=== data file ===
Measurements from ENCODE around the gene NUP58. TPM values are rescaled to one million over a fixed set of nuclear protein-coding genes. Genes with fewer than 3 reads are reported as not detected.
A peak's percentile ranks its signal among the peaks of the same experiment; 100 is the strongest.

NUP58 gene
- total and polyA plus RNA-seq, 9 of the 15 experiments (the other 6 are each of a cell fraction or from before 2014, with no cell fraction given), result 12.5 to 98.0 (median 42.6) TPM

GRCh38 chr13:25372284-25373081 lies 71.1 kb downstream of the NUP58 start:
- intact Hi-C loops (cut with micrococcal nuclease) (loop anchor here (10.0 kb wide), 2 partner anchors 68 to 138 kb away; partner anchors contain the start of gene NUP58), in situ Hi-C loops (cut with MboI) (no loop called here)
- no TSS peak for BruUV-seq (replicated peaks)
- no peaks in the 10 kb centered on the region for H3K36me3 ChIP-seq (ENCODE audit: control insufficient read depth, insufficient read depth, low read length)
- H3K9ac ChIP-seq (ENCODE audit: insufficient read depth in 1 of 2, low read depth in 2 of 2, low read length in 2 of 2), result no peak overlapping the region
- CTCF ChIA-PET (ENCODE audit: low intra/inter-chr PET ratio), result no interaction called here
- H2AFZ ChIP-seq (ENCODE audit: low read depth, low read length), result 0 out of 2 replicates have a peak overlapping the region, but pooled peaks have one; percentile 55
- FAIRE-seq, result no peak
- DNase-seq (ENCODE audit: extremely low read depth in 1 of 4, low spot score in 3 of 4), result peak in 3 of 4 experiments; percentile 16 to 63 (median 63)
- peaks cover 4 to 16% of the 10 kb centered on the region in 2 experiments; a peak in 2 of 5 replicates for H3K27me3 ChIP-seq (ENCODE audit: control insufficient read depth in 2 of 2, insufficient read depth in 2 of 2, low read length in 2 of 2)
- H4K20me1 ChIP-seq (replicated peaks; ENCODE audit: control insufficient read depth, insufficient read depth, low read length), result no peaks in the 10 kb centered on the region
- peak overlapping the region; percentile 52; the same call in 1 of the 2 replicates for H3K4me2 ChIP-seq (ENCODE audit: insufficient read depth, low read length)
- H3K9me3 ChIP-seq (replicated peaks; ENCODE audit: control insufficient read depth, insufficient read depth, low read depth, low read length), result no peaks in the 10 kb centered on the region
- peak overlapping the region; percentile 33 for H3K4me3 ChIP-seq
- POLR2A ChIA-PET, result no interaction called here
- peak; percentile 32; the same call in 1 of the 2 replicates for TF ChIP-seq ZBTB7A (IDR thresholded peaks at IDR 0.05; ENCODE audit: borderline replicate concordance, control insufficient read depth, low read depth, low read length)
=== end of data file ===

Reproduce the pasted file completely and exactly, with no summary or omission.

Measurements from ENCODE around the gene NUP58. TPM values are rescaled to one million over a fixed set of nuclear protein-coding genes. Genes with fewer than 3 reads are reported as not detected.
A peak's percentile ranks its signal among the peaks of the same experiment; 100 is the strongest.

NUP58 gene
- total and polyA plus RNA-seq, 9 of the 15 experiments (the other 6 are each of a cell fraction or from before 2014, with no cell fraction given), result 12.5 to 98.0 (median 42.6) TPM

GRCh38 chr13:25372284-25373081 lies 71.1 kb downstream of the NUP58 start:
- intact Hi-C loops (cut with micrococcal nuclease) (loop anchor here (10.0 kb wide), 2 partner anchors 68 to 138 kb away; partner anchors contain the start of gene NUP58), in situ Hi-C loops (cut with MboI) (no loop called here)
- no TSS peak for BruUV-seq (replicated peaks)
- no peaks in the 10 kb centered on the region for H3K36me3 ChIP-seq (ENCODE audit: control insufficient read depth, insufficient read depth, low read length)
- H3K9ac ChIP-seq (ENCODE audit: insufficient read depth in 1 of 2, low read depth in 2 of 2, low read length in 2 of 2), result no peak overlapping the region
- CTCF ChIA-PET (ENCODE audit: low intra/inter-chr PET ratio), result no interaction called here
- H2AFZ ChIP-seq (ENCODE audit: low read depth, low read length), result 0 out of 2 replicates have a peak overlapping the region, but pooled peaks have one; percentile 55
- FAIRE-seq, result no peak
- DNase-seq (ENCODE audit: extremely low read depth in 1 of 4, low spot score in 3 of 4), result peak in 3 of 4 experiments; percentile 16 to 63 (median 63)
- peaks cover 4 to 16% of the 10 kb centered on the region in 2 experiments; a peak in 2 of 5 replicates for H3K27me3 ChIP-seq (ENCODE audit: control insufficient read depth in 2 of 2, insufficient read depth in 2 of 2, low read length in 2 of 2)
- H4K20me1 ChIP-seq (replicated peaks; ENCODE audit: control insufficient read depth, insufficient read depth, low read length), result no peaks in the 10 kb centered on the region
- peak overlapping the region; percentile 52; the same call in 1 of the 2 replicates for H3K4me2 ChIP-seq (ENCODE audit: insufficient read depth, low read length)
- H3K9me3 ChIP-seq (replicated peaks; ENCODE audit: control insufficient read depth, insufficient read depth, low read depth, low read length), result no peaks in the 10 kb centered on the region
- peak overlapping the region; percentile 33 for H3K4me3 ChIP-seq
- POLR2A ChIA-PET, result no interaction called here
- peak; percentile 32; the same call in 1 of the 2 replicates for TF ChIP-seq ZBTB7A (IDR thresholded peaks at IDR 0.05; ENCODE audit: borderline replicate concordance, control insufficient read depth, low read depth, low read length)